Ocula MagazineContentsView All
Featured ContentView All
‘An Opera for Animals’ at Rockbund Art Museum Ocula Report ‘An Opera for Animals’ at Rockbund Art Museum 19 Jul 2019 : Penny Liu for Ocula

An Opera for Animals was first staged at Para Site in Hong Kong between 23 March and 2 June 2019, with works by over 48 artists and collectives that use opera as a metaphor for modes of contemporary, cross-disciplinary art-making. The exhibition's second iteration takes up a large portion of the Rockbund Art Museum (RAM) in Shanghai (22 June–25...

Fade out copy.
Read More
Zoe Butt on the Challenges and Rewards of Curating Ocula Conversation Zoe Butt on the Challenges and Rewards of Curating

Zoe Butt is the artistic director of The Factory Contemporary Arts Centre in Ho Chi Minh City, the first purpose-built space for contemporary art in Vietnam. Founded in March 2016, the Centre was designed by HTAP Architects in an old steel warehouse, with cargo shipping containers added to its structure. Initiated as a social enterprise...

Fade out copy.
Read More
Ocula 报告|Condo Shanghai 2019 展览看点 Ocula Report Ocula 报告|Condo Shanghai 2019 展览看点 11 Jul 2019 : Penny Liu for Ocula

即将于2019年7月13开幕的第二届 Condo Shanghai,联合上海7座画廊/艺术机构与14 家来自全球11个不同的城市,如东京、首尔、雅加达、巴尔的摩、洛杉矶、伦敦、纽约、危地马拉城、利马和墨西哥城,为实验性展览营造了一个更切实可行的国际环境。以下是Ocula的展览看点。周奥,《景观/对象WA》(2016)。橡木上固化油墨打印,左: 55.88 × 147.32 cm,中: 121.92 × 152.4 cm,右: 55.88 × 147.32 cm,图片提供:马凌画廊,上海。马凌画廊 × 80m2 Livia Benavides × LABOR × Proyectos Ultravioleta马凌画廊 |...

Fade out copy.
Read More
Ocula Report

Nadim's Ark: Nadim Abbas's Apocalypse Postponed

Stephanie Bailey Hong Kong 16 May 2014
Photo: Roberto Chamorro. Courtesy Absolut.

There’s a TV show on the National Geographic called ‘Doomsday Preppers.’ The show describes itself as one that follows ‘otherwise ordinary Americans who are preparing for the end of the world as we know it.’ In fact, there is a whole sub-culture in the United States of ‘preppers’—other outlets include Be Ready magazine, which explores ways of preparing for natural or manmade disasters. 

Of course, the end of the world has always been something of a preoccupation for humankind: we all remember the Y2K mania and the Nostradamus prophecies. The running joke in Goscinny and Uderzo’s classic comic series Asterix, is that the villagers constantly fear the sky falling on their heads.

Is this the reality, Nadim Abbas invoked in his Absolut Art Bar commission at Art Basel in Hong Kong this year? Titled Apocalypse Postponed the thematic premise was a post-apocalyptic bunker environment that draws inspiration from science fiction films, 20th century military architecture and defensive plans. The result was a space that invoked the cyberpunk visions of Ridley Scott’s Blade Runner and Robert Longo’s Johnny Mnemonic. Yet, judging from the performance programme—which included an anime drag performance by Ming Wong—the irony of Abbas’s chosen theme was thick: this was a project that posited the idea that a postponed apocalypse is in fact an eternal apocalypse; or in other words, a permanent crisis. This idea resonates today as we enter the 21st Century on an edge. Everything seems permanently on a tipping point: the environment, the economy, our politics.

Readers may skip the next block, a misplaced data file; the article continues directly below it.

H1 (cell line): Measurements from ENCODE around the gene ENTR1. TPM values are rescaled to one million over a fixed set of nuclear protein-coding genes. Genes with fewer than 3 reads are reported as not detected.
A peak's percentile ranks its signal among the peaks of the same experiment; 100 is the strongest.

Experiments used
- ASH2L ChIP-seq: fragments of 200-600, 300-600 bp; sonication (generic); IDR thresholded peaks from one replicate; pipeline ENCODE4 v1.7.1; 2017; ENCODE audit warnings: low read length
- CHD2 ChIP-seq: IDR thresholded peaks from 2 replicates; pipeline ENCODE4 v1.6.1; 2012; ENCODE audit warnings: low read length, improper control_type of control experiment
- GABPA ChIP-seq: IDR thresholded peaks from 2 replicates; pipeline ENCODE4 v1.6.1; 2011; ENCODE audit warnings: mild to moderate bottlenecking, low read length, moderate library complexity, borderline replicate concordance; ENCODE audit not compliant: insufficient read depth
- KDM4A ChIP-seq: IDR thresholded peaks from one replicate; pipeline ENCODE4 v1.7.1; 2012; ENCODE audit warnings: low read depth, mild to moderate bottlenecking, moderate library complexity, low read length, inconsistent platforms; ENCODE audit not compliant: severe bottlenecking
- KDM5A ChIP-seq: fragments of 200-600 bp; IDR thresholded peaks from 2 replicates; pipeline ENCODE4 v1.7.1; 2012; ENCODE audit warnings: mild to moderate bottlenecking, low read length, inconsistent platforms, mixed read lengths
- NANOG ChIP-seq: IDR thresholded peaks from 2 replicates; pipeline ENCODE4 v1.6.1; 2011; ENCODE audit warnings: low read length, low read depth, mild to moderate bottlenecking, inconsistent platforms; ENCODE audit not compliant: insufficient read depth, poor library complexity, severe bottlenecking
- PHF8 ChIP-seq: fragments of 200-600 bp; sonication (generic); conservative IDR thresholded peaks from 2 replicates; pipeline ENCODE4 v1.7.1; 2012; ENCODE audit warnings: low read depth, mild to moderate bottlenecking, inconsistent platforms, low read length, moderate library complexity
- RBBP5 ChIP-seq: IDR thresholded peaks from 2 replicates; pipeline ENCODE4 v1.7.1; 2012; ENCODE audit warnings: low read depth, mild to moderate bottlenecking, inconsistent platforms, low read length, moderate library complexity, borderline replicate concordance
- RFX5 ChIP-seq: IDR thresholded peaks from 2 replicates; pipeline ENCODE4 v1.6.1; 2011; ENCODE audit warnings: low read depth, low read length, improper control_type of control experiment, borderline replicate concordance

Recently in a New York Times article, Roy Scranton even posited that today, ‘ the biggest problem we face is a philosophical one: understanding that this civilization is already dead.’ The sooner we confront this, Scranton continues, ‘the sooner we can get down to the hard work of adapting, with mortal humility, to our new reality.’ And what better place to start thinking about how to emerge from our collective death than the notion of a bunker—the place in which we might at once protect ourselves from our fears, while succumbing to the lures of our own paranoias? After all, in thinking about the visions of future apocalypses projected to us through literature and film, it is from a bunker that the new world will emerge. The question, then, of what we would hoard—what we deem worthy of preserving during the end times—becomes the message in a bottle not only to the future, but to the present.

Thinking about this, Ocula asked Nadim Abbas what he would take with him into his bunker, a space he designed so as to become a contained space in which temporalities are skewered. Fittingly, his answers to the question are a curation of books, movies and artworks that place importance on memory: an ark in which ideas for the future might be discovered and developed.

1. Two books: Henri Bergson’s Matter and Memory and Søren Kierkegaard’s Either/Or.

2. One Album: Current 93, Earth Covers Earth.

3. Two historical artworks: Manet's Olympia and something by Henry Darger.

4. A contemporary artwork: Mike Nelson's, A Psychic Vacuum, 2007.

5. Two movies: Chris Marker’s Sans Soleil and Stanley Kubrick’s Full Metal Jacket.

Back to Reports


Scan the QR Code via WeChat to follow Ocula's official account.

Scan to follow Ocula on WeChat.
iCal GoogleYahooOutlook